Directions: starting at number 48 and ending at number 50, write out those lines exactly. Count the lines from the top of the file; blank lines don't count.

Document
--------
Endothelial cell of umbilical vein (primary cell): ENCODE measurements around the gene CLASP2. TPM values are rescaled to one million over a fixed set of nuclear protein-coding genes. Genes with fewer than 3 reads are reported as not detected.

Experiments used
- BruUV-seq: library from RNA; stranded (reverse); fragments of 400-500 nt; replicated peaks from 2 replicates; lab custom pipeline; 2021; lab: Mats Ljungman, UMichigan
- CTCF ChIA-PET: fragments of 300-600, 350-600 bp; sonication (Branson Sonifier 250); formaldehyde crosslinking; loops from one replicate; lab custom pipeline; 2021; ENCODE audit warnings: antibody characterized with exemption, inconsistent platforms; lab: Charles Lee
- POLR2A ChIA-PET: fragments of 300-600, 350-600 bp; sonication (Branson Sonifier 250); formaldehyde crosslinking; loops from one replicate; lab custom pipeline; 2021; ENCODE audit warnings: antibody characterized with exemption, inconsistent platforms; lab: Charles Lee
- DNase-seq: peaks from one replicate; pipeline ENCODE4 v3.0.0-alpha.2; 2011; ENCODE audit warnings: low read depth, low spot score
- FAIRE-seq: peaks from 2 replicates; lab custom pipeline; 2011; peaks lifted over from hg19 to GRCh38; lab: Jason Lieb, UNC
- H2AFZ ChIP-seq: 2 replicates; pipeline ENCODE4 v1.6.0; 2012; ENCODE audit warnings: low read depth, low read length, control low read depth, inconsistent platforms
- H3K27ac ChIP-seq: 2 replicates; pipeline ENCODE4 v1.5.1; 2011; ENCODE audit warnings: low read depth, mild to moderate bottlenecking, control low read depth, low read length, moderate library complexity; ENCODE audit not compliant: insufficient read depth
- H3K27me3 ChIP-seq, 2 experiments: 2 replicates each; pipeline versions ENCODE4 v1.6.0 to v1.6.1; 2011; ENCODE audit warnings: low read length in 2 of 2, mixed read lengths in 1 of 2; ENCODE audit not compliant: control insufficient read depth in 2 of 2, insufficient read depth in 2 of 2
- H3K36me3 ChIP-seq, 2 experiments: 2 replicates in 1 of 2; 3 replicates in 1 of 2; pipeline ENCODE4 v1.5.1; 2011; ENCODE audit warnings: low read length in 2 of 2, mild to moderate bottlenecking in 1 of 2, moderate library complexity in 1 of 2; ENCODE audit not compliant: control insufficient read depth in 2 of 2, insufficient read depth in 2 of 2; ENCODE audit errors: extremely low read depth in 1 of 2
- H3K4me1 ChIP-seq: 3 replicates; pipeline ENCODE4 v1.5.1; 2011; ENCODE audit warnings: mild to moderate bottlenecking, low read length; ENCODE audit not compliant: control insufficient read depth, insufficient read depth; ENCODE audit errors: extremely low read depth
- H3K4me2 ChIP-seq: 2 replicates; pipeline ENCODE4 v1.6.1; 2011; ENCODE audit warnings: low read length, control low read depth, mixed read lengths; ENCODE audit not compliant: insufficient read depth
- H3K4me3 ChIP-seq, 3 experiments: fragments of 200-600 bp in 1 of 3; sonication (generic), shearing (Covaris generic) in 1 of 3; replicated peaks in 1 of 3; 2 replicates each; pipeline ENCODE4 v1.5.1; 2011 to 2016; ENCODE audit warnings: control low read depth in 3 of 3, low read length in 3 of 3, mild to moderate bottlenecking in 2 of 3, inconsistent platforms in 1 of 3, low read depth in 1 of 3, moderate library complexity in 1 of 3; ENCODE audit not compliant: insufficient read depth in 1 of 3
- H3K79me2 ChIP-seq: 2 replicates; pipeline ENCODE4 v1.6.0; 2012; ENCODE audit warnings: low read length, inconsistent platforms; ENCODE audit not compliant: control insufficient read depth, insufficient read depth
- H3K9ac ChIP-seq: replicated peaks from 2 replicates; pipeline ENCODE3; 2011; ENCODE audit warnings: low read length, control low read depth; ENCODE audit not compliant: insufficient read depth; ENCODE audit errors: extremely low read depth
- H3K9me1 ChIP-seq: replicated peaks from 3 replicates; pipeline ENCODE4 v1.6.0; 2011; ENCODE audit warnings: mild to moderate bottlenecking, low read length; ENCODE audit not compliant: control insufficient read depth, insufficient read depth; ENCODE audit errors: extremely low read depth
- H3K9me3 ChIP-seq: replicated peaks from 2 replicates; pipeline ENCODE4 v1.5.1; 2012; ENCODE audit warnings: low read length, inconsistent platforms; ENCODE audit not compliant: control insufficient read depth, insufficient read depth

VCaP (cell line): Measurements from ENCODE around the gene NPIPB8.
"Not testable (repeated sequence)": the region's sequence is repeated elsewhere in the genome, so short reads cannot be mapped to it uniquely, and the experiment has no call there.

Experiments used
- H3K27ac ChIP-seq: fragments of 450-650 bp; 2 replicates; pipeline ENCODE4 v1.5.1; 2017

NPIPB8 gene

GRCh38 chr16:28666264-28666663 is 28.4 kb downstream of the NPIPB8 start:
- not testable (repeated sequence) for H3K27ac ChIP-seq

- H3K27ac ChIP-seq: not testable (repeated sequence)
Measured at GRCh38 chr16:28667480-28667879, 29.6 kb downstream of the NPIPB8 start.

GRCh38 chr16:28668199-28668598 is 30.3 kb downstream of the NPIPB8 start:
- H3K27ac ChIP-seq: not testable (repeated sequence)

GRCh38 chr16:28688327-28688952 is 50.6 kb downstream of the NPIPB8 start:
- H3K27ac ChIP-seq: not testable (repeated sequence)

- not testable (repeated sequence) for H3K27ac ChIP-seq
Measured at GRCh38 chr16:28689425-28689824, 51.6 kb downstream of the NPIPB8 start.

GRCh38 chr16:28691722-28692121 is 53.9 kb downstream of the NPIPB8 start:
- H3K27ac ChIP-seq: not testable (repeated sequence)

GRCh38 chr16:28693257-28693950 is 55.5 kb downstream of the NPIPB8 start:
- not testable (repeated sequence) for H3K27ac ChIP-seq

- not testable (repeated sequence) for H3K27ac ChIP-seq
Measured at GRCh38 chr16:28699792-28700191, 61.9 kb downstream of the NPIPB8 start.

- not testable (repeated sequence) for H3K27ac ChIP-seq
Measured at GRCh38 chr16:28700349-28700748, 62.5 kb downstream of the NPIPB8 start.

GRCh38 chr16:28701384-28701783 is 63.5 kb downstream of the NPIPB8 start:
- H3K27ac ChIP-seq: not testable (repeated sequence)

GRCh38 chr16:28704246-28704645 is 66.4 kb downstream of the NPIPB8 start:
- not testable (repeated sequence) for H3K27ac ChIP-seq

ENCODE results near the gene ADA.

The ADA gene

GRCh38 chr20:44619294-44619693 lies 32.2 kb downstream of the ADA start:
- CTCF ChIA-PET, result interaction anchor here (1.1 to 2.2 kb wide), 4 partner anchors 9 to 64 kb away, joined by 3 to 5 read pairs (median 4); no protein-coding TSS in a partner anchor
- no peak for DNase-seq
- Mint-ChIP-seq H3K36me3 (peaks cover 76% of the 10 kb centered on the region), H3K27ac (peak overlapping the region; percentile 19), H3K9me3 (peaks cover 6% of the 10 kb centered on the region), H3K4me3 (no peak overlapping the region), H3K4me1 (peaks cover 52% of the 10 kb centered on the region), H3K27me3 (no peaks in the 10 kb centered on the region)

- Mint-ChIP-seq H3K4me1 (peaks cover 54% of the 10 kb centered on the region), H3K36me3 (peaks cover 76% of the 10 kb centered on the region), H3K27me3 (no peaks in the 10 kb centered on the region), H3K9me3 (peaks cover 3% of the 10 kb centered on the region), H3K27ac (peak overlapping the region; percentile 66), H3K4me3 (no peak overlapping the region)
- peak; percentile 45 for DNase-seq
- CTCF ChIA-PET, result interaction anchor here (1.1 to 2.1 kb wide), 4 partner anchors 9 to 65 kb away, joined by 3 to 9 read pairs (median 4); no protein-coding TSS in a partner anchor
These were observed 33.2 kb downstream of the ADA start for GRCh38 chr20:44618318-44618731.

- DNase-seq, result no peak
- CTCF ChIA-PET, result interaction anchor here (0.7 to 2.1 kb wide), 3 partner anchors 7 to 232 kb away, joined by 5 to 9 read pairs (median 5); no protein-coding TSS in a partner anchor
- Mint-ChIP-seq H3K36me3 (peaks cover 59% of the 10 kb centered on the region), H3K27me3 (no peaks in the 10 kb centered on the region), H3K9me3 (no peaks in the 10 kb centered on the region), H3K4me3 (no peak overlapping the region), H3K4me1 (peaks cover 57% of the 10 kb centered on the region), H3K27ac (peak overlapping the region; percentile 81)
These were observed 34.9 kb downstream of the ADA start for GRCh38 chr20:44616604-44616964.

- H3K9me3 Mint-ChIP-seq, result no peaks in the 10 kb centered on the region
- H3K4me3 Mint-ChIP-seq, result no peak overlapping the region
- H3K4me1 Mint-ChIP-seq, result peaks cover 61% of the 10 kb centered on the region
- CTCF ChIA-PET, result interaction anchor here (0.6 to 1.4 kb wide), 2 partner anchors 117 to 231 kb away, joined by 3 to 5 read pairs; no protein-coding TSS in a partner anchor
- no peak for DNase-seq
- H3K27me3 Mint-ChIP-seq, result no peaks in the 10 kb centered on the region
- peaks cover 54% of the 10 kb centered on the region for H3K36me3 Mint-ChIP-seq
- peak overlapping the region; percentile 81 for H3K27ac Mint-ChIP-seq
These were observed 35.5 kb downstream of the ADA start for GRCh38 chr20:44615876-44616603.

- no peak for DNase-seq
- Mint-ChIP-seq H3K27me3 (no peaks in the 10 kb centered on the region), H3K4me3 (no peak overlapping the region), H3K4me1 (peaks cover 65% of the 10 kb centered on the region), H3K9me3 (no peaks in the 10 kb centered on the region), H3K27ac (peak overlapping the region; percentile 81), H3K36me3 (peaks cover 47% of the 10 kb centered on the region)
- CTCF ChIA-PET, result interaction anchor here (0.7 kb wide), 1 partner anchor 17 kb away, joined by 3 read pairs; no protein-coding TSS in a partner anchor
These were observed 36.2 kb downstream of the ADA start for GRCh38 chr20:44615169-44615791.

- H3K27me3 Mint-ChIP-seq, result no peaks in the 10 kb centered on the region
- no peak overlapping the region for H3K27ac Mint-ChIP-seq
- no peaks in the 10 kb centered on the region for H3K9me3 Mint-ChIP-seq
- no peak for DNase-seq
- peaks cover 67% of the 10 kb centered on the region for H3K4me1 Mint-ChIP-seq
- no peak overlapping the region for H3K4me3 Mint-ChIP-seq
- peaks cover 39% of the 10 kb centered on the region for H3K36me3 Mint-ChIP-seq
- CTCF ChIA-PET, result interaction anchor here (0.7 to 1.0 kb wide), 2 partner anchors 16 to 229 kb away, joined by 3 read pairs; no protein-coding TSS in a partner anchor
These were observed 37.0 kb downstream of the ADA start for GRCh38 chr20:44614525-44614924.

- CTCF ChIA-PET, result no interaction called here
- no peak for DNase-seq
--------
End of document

GRCh38 chr20:44619294-44619693 lies 32.2 kb downstream of the ADA start:
- CTCF ChIA-PET, result interaction anchor here (1.1 to 2.2 kb wide), 4 partner anchors 9 to 64 kb away, joined by 3 to 5 read pairs (median 4); no protein-coding TSS in a partner anchor
- no peak for DNase-seq